Retro Computers Ltd, which absorbed £513,000 of backers’ money to produce ZX Spectrum-themed game consoles it then failed to deliver, has been wound up – by Private Planet. RCL, whose fortunes have been chronicled on El Reg, was wound up on 1 February 2019 by Private Planet Ltd. That company’s sole director is Janko Music-Flogel, whose other company, Planet Computers Ltd, produces the Gemini PDA and announces a second gadget in November 2018, the Cosmo Communicator. Music-Flogel is also a former director of RCL. In August last year, he resigned from RCL before one of the many legal hearings that culminated in his being ordered to pay £38,000 in legal costs to two of RCL’s founders.
Music-Flogel had to stump up along with RCL’s other then-directors: chairman David Levy and MD Suzanne Martin and the company itself. Private Planet’s winding-up petition was first filed on 30 November 2018. To obtain a winding-up order, a creditor must be owed at least £750 by a company. Private Planet’s director was originally brought aboard RCL’s ill-fated ZX Spectrum Vega+ console project by David Levy after co-founders Paul Andrews and Chris Smith left in 2016. Smith had written the console’s firmware but had not handed over ownership to RCL by his departure, leaving the company needing replacement software. The few dozen machines (RCL claimed 400) that eventually reached customers were running freeware emulation software FUSE.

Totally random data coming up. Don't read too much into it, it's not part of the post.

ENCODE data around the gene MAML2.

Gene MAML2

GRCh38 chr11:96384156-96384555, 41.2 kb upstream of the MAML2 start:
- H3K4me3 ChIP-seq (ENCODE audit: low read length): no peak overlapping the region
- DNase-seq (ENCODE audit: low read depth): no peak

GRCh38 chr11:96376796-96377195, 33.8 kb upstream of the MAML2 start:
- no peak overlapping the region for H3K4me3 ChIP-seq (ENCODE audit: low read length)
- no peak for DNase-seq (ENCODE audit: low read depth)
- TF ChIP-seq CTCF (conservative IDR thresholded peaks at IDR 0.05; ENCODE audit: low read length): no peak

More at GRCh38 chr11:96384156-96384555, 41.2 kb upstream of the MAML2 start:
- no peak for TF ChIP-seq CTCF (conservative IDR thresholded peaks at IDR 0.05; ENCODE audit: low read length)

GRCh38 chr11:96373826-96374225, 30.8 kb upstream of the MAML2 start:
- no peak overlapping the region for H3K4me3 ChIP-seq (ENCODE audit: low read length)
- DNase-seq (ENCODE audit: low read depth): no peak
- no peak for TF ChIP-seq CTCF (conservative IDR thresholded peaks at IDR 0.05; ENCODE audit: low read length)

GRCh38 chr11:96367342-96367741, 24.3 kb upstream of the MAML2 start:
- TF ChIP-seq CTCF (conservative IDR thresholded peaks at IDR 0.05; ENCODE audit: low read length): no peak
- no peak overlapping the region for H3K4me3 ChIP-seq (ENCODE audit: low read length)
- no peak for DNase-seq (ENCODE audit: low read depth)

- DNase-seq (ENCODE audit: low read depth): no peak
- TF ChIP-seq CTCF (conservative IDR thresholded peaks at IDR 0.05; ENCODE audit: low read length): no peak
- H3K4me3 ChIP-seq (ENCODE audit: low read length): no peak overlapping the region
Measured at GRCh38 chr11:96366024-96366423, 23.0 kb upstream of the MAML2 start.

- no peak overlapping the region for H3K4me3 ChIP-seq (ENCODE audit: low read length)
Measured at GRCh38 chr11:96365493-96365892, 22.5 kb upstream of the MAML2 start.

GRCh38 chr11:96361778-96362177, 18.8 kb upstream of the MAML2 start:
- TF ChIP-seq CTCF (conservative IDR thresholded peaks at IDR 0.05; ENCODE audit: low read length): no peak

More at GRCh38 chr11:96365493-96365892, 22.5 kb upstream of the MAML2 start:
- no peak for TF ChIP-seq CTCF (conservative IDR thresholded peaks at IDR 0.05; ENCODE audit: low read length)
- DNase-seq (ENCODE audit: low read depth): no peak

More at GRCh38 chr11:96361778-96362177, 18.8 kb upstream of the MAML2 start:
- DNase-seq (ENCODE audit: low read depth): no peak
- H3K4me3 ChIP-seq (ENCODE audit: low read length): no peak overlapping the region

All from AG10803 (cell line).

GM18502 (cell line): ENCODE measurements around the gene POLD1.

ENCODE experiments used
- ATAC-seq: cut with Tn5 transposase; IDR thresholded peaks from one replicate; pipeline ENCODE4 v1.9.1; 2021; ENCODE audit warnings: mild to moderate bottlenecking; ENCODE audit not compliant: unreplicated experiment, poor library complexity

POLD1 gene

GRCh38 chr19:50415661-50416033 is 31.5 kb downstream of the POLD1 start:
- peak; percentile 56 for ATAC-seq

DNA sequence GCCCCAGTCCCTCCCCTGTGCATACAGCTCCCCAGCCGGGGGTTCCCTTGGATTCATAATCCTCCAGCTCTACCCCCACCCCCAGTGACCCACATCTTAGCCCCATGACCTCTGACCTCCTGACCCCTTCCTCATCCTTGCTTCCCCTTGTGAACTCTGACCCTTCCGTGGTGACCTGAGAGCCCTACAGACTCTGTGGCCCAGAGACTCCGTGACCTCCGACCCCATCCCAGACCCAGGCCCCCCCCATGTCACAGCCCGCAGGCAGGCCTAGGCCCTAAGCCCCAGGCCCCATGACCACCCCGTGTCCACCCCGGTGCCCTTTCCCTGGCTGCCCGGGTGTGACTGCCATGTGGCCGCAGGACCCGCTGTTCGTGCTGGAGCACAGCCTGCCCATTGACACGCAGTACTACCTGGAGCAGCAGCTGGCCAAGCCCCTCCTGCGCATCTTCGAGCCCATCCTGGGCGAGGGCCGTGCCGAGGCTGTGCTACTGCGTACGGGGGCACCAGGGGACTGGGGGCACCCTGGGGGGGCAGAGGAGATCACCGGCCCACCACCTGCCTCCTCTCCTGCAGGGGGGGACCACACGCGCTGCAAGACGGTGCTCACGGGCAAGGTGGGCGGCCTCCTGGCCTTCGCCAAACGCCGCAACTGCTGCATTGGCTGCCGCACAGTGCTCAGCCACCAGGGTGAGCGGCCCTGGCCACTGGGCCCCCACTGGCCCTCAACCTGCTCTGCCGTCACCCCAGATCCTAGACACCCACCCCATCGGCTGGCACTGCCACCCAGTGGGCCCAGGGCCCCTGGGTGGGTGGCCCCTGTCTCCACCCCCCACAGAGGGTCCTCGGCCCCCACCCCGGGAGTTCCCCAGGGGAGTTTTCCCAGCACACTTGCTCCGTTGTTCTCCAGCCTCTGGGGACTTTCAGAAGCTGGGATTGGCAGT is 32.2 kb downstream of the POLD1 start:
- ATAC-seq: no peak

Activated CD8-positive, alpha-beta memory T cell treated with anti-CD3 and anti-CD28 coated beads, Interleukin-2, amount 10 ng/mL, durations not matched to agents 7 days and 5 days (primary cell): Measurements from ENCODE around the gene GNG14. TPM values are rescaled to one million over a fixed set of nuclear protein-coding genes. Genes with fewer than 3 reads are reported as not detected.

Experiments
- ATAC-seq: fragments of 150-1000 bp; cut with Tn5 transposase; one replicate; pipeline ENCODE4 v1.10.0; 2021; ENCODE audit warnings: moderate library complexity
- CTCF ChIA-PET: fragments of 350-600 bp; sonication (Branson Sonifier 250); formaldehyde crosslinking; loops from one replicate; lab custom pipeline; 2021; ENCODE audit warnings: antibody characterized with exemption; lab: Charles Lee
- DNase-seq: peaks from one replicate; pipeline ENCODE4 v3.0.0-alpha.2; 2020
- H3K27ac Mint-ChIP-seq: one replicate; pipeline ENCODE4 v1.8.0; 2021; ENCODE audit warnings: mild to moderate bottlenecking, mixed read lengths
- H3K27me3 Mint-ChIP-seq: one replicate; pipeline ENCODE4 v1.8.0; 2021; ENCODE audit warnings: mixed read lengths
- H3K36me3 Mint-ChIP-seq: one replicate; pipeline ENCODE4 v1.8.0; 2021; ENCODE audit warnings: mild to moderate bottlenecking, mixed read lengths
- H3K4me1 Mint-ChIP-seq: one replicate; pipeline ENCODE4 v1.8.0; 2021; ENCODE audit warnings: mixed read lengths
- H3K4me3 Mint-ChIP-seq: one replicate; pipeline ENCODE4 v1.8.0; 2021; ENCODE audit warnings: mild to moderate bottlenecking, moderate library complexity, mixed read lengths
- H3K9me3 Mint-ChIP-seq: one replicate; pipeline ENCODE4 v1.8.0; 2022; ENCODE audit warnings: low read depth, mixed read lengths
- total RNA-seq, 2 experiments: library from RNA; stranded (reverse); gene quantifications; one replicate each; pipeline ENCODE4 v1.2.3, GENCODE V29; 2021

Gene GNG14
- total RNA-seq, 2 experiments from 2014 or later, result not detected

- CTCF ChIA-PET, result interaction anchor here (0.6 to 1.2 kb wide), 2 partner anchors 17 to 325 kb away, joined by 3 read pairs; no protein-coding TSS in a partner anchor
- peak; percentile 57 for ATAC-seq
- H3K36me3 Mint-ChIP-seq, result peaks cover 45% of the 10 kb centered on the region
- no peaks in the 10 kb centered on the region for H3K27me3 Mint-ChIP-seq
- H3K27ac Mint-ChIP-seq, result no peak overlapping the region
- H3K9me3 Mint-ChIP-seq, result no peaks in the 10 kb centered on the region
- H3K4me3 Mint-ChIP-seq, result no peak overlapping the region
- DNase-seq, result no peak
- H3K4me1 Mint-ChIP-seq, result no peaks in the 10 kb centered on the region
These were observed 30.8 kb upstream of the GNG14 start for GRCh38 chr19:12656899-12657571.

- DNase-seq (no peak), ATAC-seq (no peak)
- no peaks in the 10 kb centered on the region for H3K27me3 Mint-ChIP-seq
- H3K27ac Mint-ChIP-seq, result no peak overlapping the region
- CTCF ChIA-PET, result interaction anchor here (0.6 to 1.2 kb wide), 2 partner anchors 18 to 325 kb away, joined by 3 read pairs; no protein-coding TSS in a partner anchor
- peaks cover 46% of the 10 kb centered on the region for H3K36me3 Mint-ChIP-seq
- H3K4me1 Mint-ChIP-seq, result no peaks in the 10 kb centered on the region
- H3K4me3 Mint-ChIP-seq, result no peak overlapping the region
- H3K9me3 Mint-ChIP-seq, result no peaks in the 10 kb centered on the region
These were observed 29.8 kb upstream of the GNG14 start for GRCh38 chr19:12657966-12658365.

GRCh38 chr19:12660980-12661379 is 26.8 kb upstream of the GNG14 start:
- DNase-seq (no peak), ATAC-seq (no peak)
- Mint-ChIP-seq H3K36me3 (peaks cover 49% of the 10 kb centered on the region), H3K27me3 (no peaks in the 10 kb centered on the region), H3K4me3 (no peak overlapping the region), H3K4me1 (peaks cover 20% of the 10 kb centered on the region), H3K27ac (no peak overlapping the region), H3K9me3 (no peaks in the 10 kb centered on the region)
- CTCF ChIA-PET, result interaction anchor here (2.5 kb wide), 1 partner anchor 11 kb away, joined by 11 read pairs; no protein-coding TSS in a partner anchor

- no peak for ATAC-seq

We have contacted Music-Flogel to ask him for an explanation and will update this article if he responds. RCL’s sole director at the time of its winding-up, David Levy, had ignored emailed requests from The Register to explain what had happened. RCL was not represented at the winding-up hearing; a court official told El Reg.
As for the crowdfunding site Indiegogo, we have asked whether it will engage in the liquidation process to recover monies for RCL’s customers.